Mr Salmon has filed a memorandum which goes through the procedural background of the litigation in Fiji. Essentially, and despite the provisions of the arbitration agreement, the defendant commenced a proceeding against the plaintiffs in the Courts of Fiji. It is quite clear that the arbitration agreement itself provided for arbitration within the context of the International Chamber of Commerce:

    If the Dispute cannot be resolved within 15 business days of commencement of mediation (or within any extended time agreed to in writing between the parties), the mediation shall cease and either party may submit the Dispute for Arbitration in accordance with the then existing rules and regulations of the Rules of Conciliation and the Arbitration of the International Chamber of Commerce. Judgment upon the Arbitrator's award shall be final and binding and may be enforced by any court of competent jurisdiction. The prevailing party in any action arising under this Contract shall be entitled to its costs of litigation, including reasonable legal fees.

    It is also quite clear that the Fijian Courts have not said that the arbitration agreement is invalid under the laws of Fiji. The Courts have gone no further than to hold that the 1965 Act applies rather than the 2017 Act. Both are procedural. Neither purports to limit the ability of parties to enter into a contract setting out the nature and form of the arbitration they would enter into if necessary.
    The proceeding filed by the defendant against the plaintiffs has stalled. Various appeals to the Fiji Court of Appeal by the plaintiffs have had some success or otherwise not been carried forward because of a combination of the effect of Covid and (apparently) the notes of Seneviratne J have not been able to be located. Nevertheless, the parties went to arbitration and the arbitrator held that there was jurisdiction.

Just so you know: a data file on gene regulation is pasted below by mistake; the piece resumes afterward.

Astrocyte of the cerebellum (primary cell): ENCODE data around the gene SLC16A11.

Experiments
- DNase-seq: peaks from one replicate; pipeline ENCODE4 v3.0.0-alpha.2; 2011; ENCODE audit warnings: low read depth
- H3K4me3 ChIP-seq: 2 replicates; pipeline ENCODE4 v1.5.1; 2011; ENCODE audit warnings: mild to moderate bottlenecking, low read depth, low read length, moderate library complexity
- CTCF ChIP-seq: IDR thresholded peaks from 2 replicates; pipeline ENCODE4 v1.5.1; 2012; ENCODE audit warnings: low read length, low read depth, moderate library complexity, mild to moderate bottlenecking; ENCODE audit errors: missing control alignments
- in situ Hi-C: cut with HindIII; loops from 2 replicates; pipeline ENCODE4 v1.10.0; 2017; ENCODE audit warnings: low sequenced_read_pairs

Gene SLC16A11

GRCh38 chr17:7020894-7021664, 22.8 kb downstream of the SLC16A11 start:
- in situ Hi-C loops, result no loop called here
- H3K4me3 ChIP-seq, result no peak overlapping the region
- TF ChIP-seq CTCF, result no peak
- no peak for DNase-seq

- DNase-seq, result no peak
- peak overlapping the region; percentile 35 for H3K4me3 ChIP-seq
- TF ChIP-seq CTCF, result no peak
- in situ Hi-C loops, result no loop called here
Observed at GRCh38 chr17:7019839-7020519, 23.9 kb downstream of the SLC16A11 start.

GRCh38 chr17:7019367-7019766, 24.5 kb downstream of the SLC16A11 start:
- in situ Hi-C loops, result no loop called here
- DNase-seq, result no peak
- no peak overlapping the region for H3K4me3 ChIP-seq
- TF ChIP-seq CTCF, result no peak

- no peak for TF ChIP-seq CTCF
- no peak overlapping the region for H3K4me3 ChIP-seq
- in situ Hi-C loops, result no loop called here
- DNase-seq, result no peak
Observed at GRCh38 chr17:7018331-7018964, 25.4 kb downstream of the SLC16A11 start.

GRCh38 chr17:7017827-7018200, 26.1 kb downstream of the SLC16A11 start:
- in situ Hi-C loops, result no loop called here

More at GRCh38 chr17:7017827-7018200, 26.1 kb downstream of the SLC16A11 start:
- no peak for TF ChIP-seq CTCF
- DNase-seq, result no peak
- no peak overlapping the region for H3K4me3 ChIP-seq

The position, therefore, is that the plaintiffs have established a right to enter the arbitral award as a judgment of this Court. The defendant has not established a prima facie case for a ground for refusing recognition or enforcement. To the contrary, on the material before me there is neither a statutory bar in the law of Fiji to that which the plaintiffs seek, nor is there any adverse ruling of a Court of competent jurisdiction to what the plaintiffs seek.
    Finally, I note that Mr Kuddus submitted that the defendant, having withdrawn its protest to jurisdiction, should be allowed to file a notice of opposition as of right. That is because it could not previously file a notice of opposition because, had it done so, it would have rendered nugatory its protest to jurisdiction. That might be, but the law is that the defendant had to choose. Absent a reason going to the interests of justice, meaning a good case for the existence of a ground for refusing recognition or enforcement, permission will not be given to file a notice of opposition.
    The defendant's application for leave to file a notice of opposition is declined.
    The plaintiffs' application to have the arbitral award entered as a judgment of this Court is granted.
    I consider the plaintiffs are also entitled to costs, and I award them on a 2B basis.